A recent survey found that most people see buying art as more intimidating than buying real estate. In the poll of 500 men and women, 70 percent said they have never bought artwork — ever. The main reason? Most think art is too expensive, exclusive, intimidating.
What would help? According to the study by Toluna Research Group on behalf of UGallery, an online art gallery, 36 percent cited an easy, money-back return policy, 30 percent said knowing the background of the artist and 25 percent wanted a virtual preview of how the art would look on their walls.
What else is needed: Confidence.
Portland interior designer Kimberlee Jaynes, who builds color palettes and home decor around art, has helped clients overcome their fear with these words: Expose yourself to as much art as possible. You can’t go wrong.
“It’s all subjective, there are no rights or wrongs about why you love a certain piece of art,” says Jaynes, author of “Design It Yourself! A Step-by step Workbook for Interior Design.”
Here are four ways to learn more about art:
1. Let the artist help: “Don’t be shy about talking to an artist about their process,” Jaynes says. “Ask them what inspired them to create this piece. Start the dialogue and before you know it, you will learn about the different mediums of art and feel more comfortable. Artists are happy to educate.”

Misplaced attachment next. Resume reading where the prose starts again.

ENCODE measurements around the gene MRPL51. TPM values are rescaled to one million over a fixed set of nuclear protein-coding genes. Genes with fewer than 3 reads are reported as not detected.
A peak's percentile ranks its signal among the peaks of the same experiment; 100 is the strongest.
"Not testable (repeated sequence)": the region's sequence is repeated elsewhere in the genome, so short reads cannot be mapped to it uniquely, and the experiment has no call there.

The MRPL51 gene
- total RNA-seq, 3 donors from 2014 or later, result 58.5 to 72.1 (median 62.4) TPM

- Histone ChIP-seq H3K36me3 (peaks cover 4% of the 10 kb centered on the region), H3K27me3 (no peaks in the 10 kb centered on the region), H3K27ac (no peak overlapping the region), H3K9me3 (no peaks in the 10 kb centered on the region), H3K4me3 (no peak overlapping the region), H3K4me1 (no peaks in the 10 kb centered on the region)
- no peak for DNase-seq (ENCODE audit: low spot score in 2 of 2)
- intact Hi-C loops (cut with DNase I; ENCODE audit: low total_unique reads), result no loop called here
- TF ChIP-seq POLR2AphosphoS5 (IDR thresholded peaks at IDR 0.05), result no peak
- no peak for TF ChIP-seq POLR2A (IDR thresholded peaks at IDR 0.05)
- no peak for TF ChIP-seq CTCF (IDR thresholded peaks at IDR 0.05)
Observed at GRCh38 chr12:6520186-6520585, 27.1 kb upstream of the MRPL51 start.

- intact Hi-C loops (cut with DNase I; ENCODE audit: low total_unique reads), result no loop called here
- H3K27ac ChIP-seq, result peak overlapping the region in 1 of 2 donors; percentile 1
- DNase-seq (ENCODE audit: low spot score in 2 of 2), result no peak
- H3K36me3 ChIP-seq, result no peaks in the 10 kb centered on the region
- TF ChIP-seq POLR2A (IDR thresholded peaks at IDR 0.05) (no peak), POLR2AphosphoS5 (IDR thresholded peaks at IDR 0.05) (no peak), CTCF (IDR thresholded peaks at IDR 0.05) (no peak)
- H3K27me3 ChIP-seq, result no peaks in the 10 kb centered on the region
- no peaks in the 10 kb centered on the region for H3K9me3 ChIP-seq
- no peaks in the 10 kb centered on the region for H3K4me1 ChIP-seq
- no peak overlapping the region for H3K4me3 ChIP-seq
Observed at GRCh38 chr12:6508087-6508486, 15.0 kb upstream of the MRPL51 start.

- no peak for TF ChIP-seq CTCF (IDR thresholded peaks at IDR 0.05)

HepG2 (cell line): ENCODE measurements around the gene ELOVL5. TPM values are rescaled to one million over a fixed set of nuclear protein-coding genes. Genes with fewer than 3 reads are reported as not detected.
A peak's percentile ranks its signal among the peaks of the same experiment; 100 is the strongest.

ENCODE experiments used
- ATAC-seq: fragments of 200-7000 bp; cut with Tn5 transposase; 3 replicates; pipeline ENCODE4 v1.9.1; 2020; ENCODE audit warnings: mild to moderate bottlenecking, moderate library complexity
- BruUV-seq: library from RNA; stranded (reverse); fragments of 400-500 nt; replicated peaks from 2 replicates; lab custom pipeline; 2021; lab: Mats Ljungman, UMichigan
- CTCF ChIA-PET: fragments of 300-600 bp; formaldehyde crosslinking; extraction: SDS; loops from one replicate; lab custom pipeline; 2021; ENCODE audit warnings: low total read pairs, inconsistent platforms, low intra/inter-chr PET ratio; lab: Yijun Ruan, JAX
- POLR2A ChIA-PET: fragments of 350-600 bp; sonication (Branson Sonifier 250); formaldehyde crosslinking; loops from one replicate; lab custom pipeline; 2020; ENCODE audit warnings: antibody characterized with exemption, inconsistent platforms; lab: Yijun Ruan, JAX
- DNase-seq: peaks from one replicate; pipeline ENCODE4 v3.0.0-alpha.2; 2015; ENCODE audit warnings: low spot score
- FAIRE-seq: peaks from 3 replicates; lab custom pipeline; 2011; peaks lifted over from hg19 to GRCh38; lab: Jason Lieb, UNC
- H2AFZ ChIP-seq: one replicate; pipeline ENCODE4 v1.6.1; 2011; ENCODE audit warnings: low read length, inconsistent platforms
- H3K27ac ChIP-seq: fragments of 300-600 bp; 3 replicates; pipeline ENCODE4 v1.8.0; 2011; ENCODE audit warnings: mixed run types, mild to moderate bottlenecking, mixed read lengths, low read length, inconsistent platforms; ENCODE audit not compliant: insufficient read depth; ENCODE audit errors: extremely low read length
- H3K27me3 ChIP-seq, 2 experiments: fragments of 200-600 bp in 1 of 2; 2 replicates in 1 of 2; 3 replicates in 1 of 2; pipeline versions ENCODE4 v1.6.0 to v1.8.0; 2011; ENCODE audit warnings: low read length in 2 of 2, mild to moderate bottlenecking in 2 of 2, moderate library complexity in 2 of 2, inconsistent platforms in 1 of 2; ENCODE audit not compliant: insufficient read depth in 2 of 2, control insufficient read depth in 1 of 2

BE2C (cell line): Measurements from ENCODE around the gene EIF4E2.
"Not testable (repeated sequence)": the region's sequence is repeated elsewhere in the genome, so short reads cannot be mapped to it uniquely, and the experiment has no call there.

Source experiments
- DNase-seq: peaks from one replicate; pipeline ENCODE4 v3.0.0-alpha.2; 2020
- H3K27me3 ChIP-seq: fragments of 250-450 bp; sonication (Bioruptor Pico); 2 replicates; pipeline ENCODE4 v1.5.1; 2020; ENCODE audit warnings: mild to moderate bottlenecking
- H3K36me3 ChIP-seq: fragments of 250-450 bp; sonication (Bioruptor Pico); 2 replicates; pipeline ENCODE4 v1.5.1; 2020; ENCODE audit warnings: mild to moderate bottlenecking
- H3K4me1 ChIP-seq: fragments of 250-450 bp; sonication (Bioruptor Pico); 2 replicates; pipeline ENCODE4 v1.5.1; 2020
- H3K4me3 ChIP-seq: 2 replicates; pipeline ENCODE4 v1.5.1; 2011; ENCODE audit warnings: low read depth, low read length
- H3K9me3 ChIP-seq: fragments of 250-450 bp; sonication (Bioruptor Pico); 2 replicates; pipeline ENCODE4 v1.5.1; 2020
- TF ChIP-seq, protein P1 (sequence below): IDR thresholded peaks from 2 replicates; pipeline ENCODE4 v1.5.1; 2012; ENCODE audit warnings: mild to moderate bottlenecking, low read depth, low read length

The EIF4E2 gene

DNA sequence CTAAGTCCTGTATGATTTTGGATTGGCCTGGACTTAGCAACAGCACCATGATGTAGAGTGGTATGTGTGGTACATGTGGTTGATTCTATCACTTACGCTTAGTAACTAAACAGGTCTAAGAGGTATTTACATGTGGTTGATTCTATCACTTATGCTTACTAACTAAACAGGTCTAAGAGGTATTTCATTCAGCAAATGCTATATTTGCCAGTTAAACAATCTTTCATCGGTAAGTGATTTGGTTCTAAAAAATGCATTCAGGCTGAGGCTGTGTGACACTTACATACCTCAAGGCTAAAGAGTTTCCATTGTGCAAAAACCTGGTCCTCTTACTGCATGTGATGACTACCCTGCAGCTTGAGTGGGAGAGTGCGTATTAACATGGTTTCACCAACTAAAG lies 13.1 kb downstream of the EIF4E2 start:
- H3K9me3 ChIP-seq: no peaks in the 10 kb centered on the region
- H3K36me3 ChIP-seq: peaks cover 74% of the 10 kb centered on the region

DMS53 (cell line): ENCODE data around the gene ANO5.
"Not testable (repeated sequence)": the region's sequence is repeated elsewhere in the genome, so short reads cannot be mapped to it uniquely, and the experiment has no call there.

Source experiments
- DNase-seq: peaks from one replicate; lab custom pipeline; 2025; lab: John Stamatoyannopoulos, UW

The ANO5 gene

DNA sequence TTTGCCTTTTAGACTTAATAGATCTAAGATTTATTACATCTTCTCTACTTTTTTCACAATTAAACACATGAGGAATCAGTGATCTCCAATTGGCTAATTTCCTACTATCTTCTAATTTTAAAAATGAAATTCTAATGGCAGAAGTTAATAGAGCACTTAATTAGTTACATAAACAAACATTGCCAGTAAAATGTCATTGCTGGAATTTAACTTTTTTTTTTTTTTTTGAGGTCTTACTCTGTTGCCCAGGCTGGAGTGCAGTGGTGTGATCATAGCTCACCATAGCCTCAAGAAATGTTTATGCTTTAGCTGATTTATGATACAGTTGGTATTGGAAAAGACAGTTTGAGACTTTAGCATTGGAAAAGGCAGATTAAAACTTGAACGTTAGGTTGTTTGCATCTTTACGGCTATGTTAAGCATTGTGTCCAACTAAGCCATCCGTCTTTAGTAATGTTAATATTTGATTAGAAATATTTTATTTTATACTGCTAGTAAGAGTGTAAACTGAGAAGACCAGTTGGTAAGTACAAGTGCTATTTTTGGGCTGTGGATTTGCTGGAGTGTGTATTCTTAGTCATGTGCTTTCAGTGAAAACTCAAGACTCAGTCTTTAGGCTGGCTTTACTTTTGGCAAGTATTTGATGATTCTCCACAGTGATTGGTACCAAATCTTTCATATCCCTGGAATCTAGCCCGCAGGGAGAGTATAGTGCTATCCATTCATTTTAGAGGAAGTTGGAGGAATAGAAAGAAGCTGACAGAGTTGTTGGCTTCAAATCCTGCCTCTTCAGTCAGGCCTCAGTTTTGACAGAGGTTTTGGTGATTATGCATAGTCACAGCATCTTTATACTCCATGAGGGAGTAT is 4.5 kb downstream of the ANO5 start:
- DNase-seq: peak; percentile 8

2. Go to artists’ fairs or monthly First Thursday or First Friday events that bring local artists to the streets.
3. View art websites and research the local art gallery landscape. Galleries have links to the works of the artists they represent. When you find artwork you like online, go to the gallery and ask to see more. Gallery owners are pleased to give you an artist’s biography and talk to you about the artwork you like.
4.Attend artist open studio events to see the artist’s environment and works.
So…art has been around since the dawn of time. Somewhere along the line art has become something to fear. Somewhere in our growth and development we change from bringing home our drawings and proudly displaying them on the refrigerator to being intimidated by the whole idea of art. Calling myself an artist has been a learning process (after all, I don’t have a BFA or MFA, I haven’t “struggled”). I have been creative all my life and now am able to express it with glass.People like what I do, I get joy from the creative process and from people’s reaction to my work. I have a number or artist friends who are going through similar growth experiences.
Purchasing art is a personal experience and should be fun. A piece of art should make you feel good when you see it. I think that should be the ultimate deciding factor.
A sampling of my “tools of the trade”